Of course, sometimes I lose my temper at Lily and it’s justified. The other day, for instance, while I was feeding Neve, she slapped Neve’s head. I had been on the phone with Joe, but I stopped everything to say, “Why did you do that?!”
Looking weepy, Lily said, “Because I want to kiss Nevie.”
Huh. Hitting someone because you want to kiss them? The ultimate pre-schooler logic, I suppose. But it’s also something Lily and I had a very serious talk about.
I tried hard to view this as an opportunity to reiterate something I will firmly, unequivocally repeat a million times throughout Lily and Neve’s childhood: love never, ever goes hand-in-hand with hitting – whether you’re on the front or back end of it.
But one of my worst outbursts came the day after Christmas. We were at my father’s house in North Carolina, and we needed more diapers for Neve. I borrowed my father’s car to go to the nearby grocery store, and Lily wanted to come along.
Now, she’d been getting at least a small gift every night during the previous week for Hanukkah, and she’d just opened several gifts the day before. But even so, I warned her repeatedly before heading into the store that we were there for diapers and nothing else.
Naturally, near the store’s baby product aisle, there were some cheap Barbie knockoffs stocked at 3 year old eye level, and Lily started begging. I said “No,” and reminded her what I had told her before we came in.
She begged more, and I said “no” again. “You just got a ton of presents, including three dolls from different people. You don’t need more dolls.”
“Yes, I do.”
So began a discussion about “want” and “need,” which Lily appeared to listen to as she sat holding the doll, coveting it. She wouldn’t let it go. I said “no” again and said I was leaving to pay for the diapers.
Like a dog on a very, very long leash, Lily reluctantly followed me to the checkout from a distance, crying pitifully. I finally picked her up, paid for the diapers, and took her out to the minivan as she screamed.
I strapped her in and got into the driver’s seat. Though this was the first time Lily had really thrown a fit in a store, I’d known it would come at some point, and that it would be the opening salvo of a years-long campaign to keep her from becoming spoiled and entitled. The thought of that by itself made my shoulders droop with fatigue and sadness.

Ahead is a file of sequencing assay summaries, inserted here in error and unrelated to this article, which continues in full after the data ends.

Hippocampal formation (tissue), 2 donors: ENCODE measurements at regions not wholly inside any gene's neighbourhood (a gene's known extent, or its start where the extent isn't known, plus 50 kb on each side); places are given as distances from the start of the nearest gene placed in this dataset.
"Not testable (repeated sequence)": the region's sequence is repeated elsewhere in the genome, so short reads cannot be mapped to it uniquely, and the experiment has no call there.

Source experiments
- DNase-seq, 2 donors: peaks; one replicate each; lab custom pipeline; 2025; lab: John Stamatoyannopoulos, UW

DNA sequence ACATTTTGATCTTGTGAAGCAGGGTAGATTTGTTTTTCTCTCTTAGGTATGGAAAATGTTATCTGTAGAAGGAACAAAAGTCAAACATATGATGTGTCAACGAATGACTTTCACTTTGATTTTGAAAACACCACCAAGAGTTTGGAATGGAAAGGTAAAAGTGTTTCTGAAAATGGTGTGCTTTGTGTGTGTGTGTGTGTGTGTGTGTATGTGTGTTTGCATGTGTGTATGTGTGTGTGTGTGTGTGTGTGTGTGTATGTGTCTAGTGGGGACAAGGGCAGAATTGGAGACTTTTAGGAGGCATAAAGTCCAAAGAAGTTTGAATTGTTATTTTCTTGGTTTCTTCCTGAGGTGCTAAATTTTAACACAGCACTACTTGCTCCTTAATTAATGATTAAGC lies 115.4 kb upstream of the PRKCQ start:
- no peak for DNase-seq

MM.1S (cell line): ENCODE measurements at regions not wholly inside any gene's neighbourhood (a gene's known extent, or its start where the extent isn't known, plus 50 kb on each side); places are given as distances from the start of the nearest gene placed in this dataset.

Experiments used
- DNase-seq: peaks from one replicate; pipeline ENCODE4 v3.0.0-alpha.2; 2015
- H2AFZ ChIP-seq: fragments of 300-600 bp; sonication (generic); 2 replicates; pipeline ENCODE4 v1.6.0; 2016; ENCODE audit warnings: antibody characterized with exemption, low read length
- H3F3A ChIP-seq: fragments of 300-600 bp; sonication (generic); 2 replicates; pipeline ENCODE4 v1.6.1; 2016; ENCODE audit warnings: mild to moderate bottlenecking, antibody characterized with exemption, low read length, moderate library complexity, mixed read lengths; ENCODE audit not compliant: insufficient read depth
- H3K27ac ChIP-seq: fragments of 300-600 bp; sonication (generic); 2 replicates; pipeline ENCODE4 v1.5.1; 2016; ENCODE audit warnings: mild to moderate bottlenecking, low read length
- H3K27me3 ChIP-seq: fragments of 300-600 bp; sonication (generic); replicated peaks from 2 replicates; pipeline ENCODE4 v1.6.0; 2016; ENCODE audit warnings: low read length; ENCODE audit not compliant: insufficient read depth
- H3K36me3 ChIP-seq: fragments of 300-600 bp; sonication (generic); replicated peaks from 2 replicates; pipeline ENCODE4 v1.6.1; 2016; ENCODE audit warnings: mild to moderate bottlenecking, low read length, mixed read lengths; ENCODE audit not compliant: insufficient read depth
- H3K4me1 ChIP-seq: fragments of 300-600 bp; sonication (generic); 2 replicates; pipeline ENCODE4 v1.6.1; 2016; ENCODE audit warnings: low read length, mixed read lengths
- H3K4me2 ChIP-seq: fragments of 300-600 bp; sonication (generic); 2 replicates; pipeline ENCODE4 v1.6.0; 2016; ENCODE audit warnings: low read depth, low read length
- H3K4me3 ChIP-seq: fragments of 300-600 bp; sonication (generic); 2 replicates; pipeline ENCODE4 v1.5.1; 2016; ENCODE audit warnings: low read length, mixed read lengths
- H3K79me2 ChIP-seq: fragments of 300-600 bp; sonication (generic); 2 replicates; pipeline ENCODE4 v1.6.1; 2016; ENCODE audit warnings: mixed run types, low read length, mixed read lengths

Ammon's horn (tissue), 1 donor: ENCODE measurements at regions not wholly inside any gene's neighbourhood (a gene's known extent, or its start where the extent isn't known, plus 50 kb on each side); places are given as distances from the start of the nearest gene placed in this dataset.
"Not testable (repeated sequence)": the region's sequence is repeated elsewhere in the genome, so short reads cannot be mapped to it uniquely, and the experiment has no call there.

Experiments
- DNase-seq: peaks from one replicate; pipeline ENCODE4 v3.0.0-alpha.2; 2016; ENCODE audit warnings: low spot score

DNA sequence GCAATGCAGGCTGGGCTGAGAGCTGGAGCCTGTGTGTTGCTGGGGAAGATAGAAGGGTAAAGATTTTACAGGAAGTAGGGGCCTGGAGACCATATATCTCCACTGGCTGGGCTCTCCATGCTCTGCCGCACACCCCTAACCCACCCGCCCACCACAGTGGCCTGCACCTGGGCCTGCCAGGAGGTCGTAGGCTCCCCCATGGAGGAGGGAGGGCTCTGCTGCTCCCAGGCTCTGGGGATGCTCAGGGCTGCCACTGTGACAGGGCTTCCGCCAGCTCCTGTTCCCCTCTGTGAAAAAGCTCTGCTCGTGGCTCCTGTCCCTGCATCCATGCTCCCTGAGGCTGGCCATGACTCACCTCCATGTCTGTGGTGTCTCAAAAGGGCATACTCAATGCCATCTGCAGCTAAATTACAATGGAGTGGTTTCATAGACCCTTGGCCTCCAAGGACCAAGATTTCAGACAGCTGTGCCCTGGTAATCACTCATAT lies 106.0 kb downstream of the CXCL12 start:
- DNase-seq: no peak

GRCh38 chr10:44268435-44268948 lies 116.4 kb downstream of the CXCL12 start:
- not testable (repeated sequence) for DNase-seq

“I need that dollie,” she screamed through tears.
“Lily, you just got three dollies, and obviously, that didn’t satisfy you longer than a day. This one wouldn’t be any different.”
“Yes, it would!”
“No, it wouldn’t! Lily, nearly every time you go into a store, I promise you, there will be something that catches your eye, something you’ll think that you want. But you can’t get everything you want. You just can’t. First of all, it would cost too much money to do that. Second of all, our house would just get more and more packed with junk. And third, it doesn’t make you happy, obviously, since you’re miserable now, one day after getting a bunch of stuff.”
“But I need that dollie!”
“STOP IT! Stop saying that!” My voice broke at this point. “You’re being selfish. There are lots and lots of people who don’t have what you have. Who don’t even have what they actually need, let alone want.”
And here’s the moment all parents of little ones have, where you stop and remember, they have no idea of this. It’s good to introduce them to this truth, I guess; but because they have no experience beyond their own short life, you might as well be speaking in Klingon at times like these.
But clearly, whether the message was clear or not, Lily understood I was disappointed, because at that point, she crumbled, mentally let go of that stupid dollie, and said, gulping breaths and huffing through tears, “Please don’t be mad at me, Mommy.”
And that was an odd turning point. Never before had she expressed anxiety about my feelings and attitudes toward her.
She got more and more upset about the point, actually, until I found myself saying, “I won’t be mad in a few minutes. But I’m not going to lie to you. I don’t like the way you acted in that store, and I was angry. But that doesn’t mean I don’t love you. It just means we have to work it out. But I love you, and that doesn’t change, no matter what. OK?”
She calmed down enough to nod, and I started the car and drove to my father’s house.
What a high drama diaper errand.
But ever since then, Lily has become sensitive to my anger, and this has reminded me of the whole “with great power comes great responsibility” thing. Just last night, when she was giving Joe a terrible time as he tried to put her to bed, I inserted myself to tell her she’d lost her TV time for the next morning, and if she wanted more privileges taken away, she could keep on throwing a tantrum.
She stopped, and I told her she needed to apologize to her father, get up to her bed, and go to sleep. I was firm, but also, when she got in bed, I asked for a hug and said, “I love you. You lost your temper, and you were wrong to scream at Daddy, but you’re a smart girl, and I know you can do better. We’re going to work on it, but I just need you to be a better listener. OK?”
She nodded, and for once, I felt like I’d finally managed to balance anger with support and reason.
Maybe I’m slowly getting better at this particular part of parenting.